THE BLACK HORSE COMES TO BALMAGHIE
As Wat and I went towards the great house in the early gloaming, we became aware of a single horseman riding toward us and gaining on us from behind. At the first sound of the trampling of his horse, Wat dived at once over the turf dyke and vanished.
‘Bide you!’ he said. ‘He'll no ken you!’
A slender-like figure in a grey cavalry cloak and a plain hat without a feather, came, slowly riding alongside of me, in an attitude of the deepest thought.
I knew at a glance that it was John Graham of Claverhouse, whom all the land of the South knew as ‘the Persecutor.’
‘Are you one of Balmaghie's servants?’ he asked.
I took off my bonnet, showing as I did so my shaven poll, and answered him that I was.
No other word he uttered, though he eyed me pretty closely and uncomfortably, as if he had a shrewd thought that he had seen me before elsewhere. But the shaven head and the absence of hair on my face were a complete disguise.
For, indeed, though Maisie Lennox made little of it, the fact was that I had at the time quite a strong crop of hair upon both my chin and upper lip.
Claverhouse waved me behind him with the graceful and haughty gesture, which they say he constantly used even to the Secretary in Council, when he was hot with him in the matter of the house and lands of Dudhope.
Meekly enough I trudged behind the great commander of horse, and looked with much curiosity and some awe both upon him and on his famous steed ‘Boscobel,’ which was supposed by the more ignorant of the peasantry to be the foul fiend in his proper person.
So in this manner we came to the house. The lights were just beginning to shine, for Alisoun Begbie, the maid of the table, was just arranging the candles. At the doorway the master of the house met his guest, having been drawn from his library by the feet of the charger clattering upon the pavement of the yard.
‘Ah, John,’ he said, ‘this is right gracious of you, in the midst of your fighting and riding, to journey over to cheer an old hulk like me!’
And he reached him a hand to the saddle, which Claverhouse took without a word. But I saw a look of liking, which was almost tender, in the war-captain's eyes as I passed round by the further door into the kitchen.
Here I was roughly handled by the cook—who, of course, had not been informed of my personality, and who exercised upon me both the length of her tongue and the very considerable agility thereof.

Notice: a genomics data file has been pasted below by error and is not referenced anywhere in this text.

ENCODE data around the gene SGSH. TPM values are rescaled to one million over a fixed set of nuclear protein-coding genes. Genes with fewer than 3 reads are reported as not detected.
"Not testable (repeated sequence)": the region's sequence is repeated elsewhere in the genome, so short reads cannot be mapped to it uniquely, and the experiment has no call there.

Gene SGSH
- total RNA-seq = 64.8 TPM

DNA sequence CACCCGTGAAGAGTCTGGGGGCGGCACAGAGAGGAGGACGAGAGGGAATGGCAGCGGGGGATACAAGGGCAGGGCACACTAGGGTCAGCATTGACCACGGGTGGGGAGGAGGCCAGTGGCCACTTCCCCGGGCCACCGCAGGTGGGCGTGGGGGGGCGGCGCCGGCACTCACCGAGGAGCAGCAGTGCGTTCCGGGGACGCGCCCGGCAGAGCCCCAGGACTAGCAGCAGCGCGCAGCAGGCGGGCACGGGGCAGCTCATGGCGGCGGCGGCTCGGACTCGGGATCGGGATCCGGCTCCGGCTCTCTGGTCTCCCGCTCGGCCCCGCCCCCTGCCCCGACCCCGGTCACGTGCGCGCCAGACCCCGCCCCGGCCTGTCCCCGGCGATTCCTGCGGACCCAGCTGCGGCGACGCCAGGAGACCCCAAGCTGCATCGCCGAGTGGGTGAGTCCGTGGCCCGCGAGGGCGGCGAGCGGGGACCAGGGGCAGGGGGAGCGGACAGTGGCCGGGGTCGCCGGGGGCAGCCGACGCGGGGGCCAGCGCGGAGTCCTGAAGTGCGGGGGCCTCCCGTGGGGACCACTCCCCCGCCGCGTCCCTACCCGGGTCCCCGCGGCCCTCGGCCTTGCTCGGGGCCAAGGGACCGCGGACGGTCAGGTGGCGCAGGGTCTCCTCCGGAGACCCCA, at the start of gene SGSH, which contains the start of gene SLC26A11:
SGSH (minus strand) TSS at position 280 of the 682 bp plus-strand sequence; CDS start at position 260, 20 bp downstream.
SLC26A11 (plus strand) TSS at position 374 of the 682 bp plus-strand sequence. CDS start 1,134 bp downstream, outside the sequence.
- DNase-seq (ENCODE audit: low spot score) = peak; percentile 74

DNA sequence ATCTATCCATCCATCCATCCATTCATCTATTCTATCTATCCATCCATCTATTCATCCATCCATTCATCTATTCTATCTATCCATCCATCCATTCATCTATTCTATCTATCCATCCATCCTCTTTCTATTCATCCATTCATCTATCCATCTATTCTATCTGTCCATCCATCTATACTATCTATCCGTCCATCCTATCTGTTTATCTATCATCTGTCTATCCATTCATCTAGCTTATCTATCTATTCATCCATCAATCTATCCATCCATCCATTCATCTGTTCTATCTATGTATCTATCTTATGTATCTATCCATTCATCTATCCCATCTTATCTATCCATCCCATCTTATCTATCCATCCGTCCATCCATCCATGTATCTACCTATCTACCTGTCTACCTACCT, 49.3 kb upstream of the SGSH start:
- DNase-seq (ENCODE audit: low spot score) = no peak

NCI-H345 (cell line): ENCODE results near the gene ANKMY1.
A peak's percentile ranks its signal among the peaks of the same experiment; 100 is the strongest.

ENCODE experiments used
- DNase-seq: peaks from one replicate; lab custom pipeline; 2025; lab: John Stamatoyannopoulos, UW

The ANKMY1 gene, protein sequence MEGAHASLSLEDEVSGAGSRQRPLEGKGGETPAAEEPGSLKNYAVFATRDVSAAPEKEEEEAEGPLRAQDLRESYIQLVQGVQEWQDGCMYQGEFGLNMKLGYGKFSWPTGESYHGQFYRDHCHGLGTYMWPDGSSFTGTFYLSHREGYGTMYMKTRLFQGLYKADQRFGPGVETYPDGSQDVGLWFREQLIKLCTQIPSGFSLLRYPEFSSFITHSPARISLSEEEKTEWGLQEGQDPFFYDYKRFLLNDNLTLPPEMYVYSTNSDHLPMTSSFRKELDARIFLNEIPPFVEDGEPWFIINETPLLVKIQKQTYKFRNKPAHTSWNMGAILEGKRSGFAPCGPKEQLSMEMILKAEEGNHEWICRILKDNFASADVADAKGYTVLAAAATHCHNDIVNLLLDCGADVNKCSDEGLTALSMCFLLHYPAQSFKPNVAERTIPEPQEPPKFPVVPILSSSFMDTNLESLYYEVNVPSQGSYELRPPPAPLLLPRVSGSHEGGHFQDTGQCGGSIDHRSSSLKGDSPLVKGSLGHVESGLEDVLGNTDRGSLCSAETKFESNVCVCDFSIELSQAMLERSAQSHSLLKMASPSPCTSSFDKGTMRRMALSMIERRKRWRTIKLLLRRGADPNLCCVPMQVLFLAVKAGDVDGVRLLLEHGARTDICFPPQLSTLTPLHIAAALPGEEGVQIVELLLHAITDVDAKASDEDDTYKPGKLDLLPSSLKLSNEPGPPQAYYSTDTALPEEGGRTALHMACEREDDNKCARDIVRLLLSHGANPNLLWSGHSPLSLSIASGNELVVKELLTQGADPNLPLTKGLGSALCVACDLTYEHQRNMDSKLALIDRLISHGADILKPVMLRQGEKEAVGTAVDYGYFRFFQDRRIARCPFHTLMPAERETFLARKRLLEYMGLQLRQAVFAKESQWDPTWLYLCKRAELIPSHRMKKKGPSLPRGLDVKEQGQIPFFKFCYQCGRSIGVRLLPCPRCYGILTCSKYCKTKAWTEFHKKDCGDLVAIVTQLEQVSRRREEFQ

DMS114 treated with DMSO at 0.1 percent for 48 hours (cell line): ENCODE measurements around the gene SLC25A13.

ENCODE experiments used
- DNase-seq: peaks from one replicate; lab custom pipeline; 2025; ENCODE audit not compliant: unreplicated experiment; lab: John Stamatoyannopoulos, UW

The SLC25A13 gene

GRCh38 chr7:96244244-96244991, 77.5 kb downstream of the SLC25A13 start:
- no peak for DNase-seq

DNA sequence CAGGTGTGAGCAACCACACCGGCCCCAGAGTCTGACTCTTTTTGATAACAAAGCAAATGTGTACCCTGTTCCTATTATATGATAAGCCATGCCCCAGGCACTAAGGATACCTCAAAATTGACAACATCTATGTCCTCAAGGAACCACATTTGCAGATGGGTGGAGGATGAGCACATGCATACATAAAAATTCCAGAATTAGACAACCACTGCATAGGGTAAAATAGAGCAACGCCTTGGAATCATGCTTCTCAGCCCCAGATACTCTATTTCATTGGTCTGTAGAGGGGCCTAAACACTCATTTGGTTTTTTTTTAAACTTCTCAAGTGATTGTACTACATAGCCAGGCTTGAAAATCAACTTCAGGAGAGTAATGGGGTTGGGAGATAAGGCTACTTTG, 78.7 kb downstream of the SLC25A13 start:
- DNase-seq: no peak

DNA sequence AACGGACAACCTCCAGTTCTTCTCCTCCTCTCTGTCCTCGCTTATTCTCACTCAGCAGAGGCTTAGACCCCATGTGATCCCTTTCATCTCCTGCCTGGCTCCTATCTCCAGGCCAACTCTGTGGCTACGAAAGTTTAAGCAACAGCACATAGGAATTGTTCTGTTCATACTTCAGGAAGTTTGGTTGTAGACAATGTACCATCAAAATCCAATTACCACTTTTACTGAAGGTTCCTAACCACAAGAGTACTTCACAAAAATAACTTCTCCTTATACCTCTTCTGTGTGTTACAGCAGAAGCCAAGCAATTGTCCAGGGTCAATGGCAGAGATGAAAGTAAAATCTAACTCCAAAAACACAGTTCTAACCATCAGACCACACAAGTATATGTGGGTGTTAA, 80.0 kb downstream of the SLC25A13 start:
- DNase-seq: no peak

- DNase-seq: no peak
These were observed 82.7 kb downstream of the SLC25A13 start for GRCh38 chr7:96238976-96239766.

But Alisoun Begbie, who was, as I say, principal waiting-maid, rescued me and in pity took me under her protection; though with no suspicion of my quality, but only from a maidish and natural liking for a young and unmarried man. She offered very kindly to show me all my duties, and, indeed, I had been in a sorry pass that night without her help.
So when it came to the hour of supper, it was with some show of grace that I was enabled to wait at table, and take my part in the management of the dishes thereupon. Alisoun kept me mostly in the back of her serving pantry, and gave me only the dishes which were easy to be served, looking kindly on me with her eyes all the while and shyly touching my hand when occasion served, which I thought it not politic to refuse. For all this I was mightily thankful, because I had very small desire to draw upon me the cold blue eyes of John Graham—to whom, in spite of my crop head and serving-man's attire, there might arrive a memory of the side of green Garryhorn and the interrupted fight which Wat of Lochinvar, my cousin, had fought for my sake with Cornet Peter Inglis.
The two gentlemen sat and supped their kail, in which a pullet had been boiled, with quite remarkable relish. But it was not till the wine had been uncorked and set at their elbows, that they began to have much converse.
Then they sat and gossiped together very pleasantly, like men that are easing their hearts and loosening their belts over trencher and stoup, after a hard day's darg.
It was John Graham who spoke first.
‘Have you heard,’ he said, ‘the excellent new jest concerning Anne Keith, what she did with these vaguing blasties up at Methven, when the laird was absent in London?’
‘Nay,’ replied Roger McGhie, ‘that have I not. I am not in the way at Balmaghie to hear other misdeeds than those of John Graham and his horse Boscobel, that is now filling his kyte in my stable, as his master is eke doing in hall.’
‘Well,’ said Claverhouse, ‘we shall have to give Anne the justiciar power and send her lord to the spence and the store chamber. She should have the jack and the riding breeks, and he the keys of the small ale casks. So it were better for his Majesty's service.’
‘But I thought him a good loyal man,’ said Roger McGhie.
‘One that goes as easy as an old shoe—like yourself, Roger. Not so my lady. Heard ye what our Anne did? The conventiclers came to set up a preaching in a tent on the laird's ground, and they told it to Anne. Whereupon she rose, donned her lord's buff coat and slung his basket hilt at her pretty side. And so to the woodside rode she. There were with her none but Methven's young brother, a lad like a fathom of pump water. Yet with Anne Keith to captain him, he e'en drew sword and bent pistol like a brave one. I had not thought that there was so much good stuff in David.’